San Diego 101: How Redistricting Shapes Your Community | Voice of San Diego

San Diego 101

San Diego 101: How Redistricting Shapes Your Community

In Episode 3 of San Diego 101 hosts Adriana Heldiz and Maya Srikrishnan explain how redistricting works in San Diego by taking us back in time to the city’s last redistricting process.

Redistricting San Diego district art
Illustration by Adriana Heldiz

Throughout San Diego – and across the country – there are lots of meetings happening, in which communities are talking about voting – who shares their values, where they want their city council or congressional districts to be and how they can maximize the power of their vote.

This is because every 10 years all sorts of political entities from cities to school districts to state legislatures go through a process called redistricting.

Redistricting is when these various jurisdictions redraw their political maps to better represent the changing populations and demographics of their constituents. It happens right after the U.S. Census collects updated data on the country’s population.

In the newest San Diego 101 Podcast episode, hosts Adriana Heldiz and Maya Srikrishnan explain how redistricting works in San Diego. Heldiz and Srikrishnan take us back to 2011 during the city’s last redistricting process to show how this political map drawing works and what it means for communities – especially marginalized communities. (You can also watch our San Diego 101 video on redistricting here.)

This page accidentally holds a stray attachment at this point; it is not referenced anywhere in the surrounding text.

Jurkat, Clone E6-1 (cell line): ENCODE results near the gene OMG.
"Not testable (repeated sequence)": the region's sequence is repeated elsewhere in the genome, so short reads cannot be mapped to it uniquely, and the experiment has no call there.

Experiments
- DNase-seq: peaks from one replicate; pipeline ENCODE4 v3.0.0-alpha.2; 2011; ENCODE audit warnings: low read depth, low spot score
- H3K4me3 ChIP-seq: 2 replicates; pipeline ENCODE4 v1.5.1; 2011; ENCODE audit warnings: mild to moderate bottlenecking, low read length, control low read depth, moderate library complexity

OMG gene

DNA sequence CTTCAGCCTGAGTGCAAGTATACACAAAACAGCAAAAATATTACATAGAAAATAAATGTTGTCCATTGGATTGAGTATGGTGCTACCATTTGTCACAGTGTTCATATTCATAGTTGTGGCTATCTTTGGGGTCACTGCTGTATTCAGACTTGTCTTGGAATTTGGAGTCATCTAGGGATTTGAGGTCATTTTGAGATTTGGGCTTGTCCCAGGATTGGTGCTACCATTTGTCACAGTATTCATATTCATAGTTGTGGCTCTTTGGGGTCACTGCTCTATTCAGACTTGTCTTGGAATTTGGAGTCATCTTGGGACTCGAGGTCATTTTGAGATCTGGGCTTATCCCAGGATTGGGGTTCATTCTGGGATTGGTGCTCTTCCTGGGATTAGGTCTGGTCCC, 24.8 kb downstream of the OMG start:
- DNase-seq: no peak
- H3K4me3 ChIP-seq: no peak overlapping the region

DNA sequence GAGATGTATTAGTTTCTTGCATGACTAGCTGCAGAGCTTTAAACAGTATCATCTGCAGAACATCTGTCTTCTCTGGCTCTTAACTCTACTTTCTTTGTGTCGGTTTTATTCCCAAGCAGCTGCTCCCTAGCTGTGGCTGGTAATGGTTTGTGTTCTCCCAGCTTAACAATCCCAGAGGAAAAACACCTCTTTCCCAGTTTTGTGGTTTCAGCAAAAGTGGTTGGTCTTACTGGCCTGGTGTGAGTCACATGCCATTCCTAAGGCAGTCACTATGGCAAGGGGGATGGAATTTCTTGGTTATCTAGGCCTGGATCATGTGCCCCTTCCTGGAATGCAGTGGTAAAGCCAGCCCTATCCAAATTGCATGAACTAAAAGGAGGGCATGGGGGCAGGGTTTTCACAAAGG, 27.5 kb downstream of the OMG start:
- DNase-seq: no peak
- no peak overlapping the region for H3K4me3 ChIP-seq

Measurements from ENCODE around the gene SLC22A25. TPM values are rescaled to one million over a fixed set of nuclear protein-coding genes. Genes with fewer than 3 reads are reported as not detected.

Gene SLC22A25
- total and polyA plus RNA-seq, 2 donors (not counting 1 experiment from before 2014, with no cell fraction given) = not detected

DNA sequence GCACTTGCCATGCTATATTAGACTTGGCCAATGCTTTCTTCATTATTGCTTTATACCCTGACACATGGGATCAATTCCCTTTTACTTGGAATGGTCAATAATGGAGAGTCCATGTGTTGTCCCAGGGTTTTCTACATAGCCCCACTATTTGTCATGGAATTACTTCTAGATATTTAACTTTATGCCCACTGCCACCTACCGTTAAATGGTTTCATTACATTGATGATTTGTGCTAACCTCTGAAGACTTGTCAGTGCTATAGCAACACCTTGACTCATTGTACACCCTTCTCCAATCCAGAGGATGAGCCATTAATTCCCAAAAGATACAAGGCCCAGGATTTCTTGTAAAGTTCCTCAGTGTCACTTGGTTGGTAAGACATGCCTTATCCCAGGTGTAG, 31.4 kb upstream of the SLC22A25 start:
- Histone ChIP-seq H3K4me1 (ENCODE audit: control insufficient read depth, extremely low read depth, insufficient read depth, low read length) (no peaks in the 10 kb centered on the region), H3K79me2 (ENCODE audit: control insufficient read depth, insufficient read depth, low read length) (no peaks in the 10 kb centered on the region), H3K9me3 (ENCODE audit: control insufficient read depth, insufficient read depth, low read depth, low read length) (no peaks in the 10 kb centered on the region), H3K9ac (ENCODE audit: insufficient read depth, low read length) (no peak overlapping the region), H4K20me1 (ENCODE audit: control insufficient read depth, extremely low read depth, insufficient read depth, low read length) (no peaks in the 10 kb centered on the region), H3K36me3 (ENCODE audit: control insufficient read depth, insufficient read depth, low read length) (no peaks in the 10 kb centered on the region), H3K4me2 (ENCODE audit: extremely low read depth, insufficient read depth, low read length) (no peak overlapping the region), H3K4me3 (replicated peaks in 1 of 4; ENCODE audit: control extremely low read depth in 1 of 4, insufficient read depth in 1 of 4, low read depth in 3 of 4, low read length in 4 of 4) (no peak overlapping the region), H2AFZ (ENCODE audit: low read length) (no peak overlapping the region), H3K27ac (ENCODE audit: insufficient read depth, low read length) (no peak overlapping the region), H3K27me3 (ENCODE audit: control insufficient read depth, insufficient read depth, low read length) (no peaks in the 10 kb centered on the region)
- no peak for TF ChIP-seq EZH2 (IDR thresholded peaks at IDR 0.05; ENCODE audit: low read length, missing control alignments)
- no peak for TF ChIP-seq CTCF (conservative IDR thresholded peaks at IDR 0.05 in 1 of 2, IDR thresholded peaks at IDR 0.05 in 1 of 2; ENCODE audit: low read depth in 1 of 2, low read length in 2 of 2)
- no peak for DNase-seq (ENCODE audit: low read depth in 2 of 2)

They talk to two people who were heavily involved in the 2011 process. Emily Serafy-Cox, at the time, was the executive director of an organization called EMPOWER San Diego and was working with several marginalized communities throughout the city to create a map that they agreed on – and crucially, created a second Latino empowerment district, where Latino voting power was concentrated enough that they could elect someone who represented their interests into office. Heldiz and Srikrishnan also spoke with Barry Pollard, who at the time was advocating for the needs of his community, today’s City Council District 4.

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